My name is Nathaniel Johnson and what I’m about to tell you may not be believed by many, in fact I still find it hard to believe myself but either way I feel I must tell this story before my time here is over.
It all began many years ago, my father was an avid adventurer and a keen Archaeologist but when I was only Eight years old my mother was Killed in a tragic car accident and the events that followed happened that quickly I didn’t really have time to mourn my loss which I suppose looking back on it now was a good thing.
You see unbeknown to me at that time both my parents were orphans and with me being an only child there was no other family members my father could turn to for help, we were on our own.
The day after my mother’s funeral was the day my life changed forever.
Within hours of my mother being laid to rest we were on a plane bound for Turkey where an entirely new existence awaited me.
My father or Professor William Fredrick Johnson has he was known professionally, had resigned his position has a university lecturer at Cambridge so he could dedicate his time and energy to the one thing he truly believed in and that was to finally locate the resting place of the vessel some would say was built by the hand of God, the Ark.
The one thing that separated my father from the rest of the Ark hunters was the fact that he was convinced the Ark would never be found on top of mount Ararat.
On leaving London we eventually landed at Atatu,k International Airport in Istanbul which for me I thought was the end of our journey how wrong I was.
As I hung onto my father’s coat-tails we hurried through the airport so we could board another flight this time heading for Ankara. And then to my astonishment when we reached Ankara another flight was waiting for us.
For an Eight year old boy who had never been on a plane, and furthermore, had never been away from home before this truly was an exciting adventure.
Our journey this time took us to Agri where we were met by a close friend of my father’s his name was Zechariah Shobek and with him was his son Nasar.
On leaving the airport we headed for the small town of Igdir, which was near to the Iranian border, it was there that Shobek lived with his wife and son and what would be in the years to come the place I would call home.
The friendship my father had with Shobek was a close one. They had gone through five years of study together at Cambridge and had through the years due to my father’s
Quest and the fact that Shobek lived near to the Ararat region become quite inseparable.
The first twelve months of living in Igdir was quite enlightening, and because my father was away most of the time Shobek’s wife Pereen had for the want of a better word adopted me and treated me like I was one of her own which was music to my father’s ears.
With me being taken care of it gave him the freedom to invest his time into the one thing that had occupied his thoughts since the death of my mother, the Ark.
The one thing my father was sure of was that the Ark would not be found where the rest of the world thought it had come to rest. On top of mount Ararat.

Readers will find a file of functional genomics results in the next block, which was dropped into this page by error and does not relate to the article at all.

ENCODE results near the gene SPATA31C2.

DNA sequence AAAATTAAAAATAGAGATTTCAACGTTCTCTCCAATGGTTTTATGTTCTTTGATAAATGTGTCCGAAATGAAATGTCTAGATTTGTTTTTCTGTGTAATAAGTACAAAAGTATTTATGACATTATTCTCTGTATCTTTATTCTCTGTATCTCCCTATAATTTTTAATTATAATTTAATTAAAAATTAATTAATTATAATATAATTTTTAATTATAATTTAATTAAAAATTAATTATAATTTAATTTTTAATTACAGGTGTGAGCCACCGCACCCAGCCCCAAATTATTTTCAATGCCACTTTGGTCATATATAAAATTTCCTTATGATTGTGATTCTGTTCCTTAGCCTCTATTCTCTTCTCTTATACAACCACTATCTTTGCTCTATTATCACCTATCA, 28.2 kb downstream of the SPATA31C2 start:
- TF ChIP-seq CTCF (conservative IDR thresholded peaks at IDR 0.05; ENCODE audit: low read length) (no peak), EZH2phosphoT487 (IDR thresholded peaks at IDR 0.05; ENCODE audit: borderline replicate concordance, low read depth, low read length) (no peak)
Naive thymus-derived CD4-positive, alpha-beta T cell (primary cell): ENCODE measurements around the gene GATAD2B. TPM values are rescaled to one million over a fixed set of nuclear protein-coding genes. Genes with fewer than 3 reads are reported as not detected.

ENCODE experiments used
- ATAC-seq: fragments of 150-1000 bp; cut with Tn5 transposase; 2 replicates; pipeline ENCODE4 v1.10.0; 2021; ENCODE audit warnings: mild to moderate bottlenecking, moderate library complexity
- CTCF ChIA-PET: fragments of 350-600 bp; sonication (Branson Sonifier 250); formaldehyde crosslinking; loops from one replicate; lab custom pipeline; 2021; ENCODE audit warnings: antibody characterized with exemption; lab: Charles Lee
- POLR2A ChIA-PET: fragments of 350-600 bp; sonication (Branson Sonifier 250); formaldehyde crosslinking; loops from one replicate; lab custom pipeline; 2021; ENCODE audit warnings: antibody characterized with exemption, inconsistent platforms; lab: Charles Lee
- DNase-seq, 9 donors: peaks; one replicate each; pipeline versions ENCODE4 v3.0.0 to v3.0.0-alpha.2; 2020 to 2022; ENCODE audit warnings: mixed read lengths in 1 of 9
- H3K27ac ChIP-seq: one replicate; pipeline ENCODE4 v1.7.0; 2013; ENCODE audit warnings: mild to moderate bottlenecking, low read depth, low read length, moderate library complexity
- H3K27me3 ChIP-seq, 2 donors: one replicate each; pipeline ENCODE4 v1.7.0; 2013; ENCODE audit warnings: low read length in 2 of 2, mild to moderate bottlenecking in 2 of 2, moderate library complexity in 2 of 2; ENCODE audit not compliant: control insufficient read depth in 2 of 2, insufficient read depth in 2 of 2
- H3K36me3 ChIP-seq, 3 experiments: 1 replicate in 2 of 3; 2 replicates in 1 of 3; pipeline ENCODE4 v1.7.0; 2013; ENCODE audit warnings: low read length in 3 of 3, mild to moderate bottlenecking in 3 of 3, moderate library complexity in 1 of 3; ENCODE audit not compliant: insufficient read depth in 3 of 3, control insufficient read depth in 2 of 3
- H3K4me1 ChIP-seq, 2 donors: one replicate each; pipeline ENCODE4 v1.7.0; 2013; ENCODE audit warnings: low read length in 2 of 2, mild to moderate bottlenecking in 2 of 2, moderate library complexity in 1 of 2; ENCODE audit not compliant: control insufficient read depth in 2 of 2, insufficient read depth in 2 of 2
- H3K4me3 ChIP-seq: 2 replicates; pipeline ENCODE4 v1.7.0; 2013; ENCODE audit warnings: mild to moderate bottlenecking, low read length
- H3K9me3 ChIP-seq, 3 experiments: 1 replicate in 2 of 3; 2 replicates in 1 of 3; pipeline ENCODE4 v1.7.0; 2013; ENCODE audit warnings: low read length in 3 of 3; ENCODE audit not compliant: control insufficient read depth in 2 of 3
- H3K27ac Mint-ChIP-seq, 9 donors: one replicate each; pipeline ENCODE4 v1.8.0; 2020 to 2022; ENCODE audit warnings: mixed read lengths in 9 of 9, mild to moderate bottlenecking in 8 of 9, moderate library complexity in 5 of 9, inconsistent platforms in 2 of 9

His search had taken him away from the mountain region and onto the remote area of the plateau where the Gegham and the Aragat mountains met. This clearing between the two mountains was also known as the Seven basin and had become of some interest to my father.
He had noticed that the circular landscape that had been formed by the Aras river has it had cut through the two mountains would have in the event of a flood acted like a natural plug hole pulling whatever was in the vicinity has the water receded down to that point.
But before the first year of moving to Igdir was over tragedy and death once again invaded my life.
Whilst searching the foothills of the Gegham mountain range just west of mount Ararat my father had accidentally fallen hitting his head on a rock which had killed him instantly. Within a year of my Eighth birthday I had lost both my parents. How cruel life can be.
With my father gone and no other family members that I could return to England too, Zechariah and Pereen Shobek did an honourable thing, they became my adopted parents and I was consumed into their family with great affection and love which I can confess now was an easy transition for me has I had already become used to having Pereen around much like a mother.
Now a part of the Shobek family Zechariah had enrolled me at his sons school and with me and Nasar now great friends this truly was the beginning of the rest of my life.
As I slowly settled into my new life in Igdir, Nasar became like a brother to me it was this closeness with him that allowed me to integrate not only at school but in the community as well something now looking back on was invaluable to me.
It was these early years whilst growing up in Igdir that I first heard the stories about the fortress that once stood there.
Although there were no records or ruins of such a building ever to have stood in Igdir the name of the fortress had lived on through the centuries, And its name? TEBA.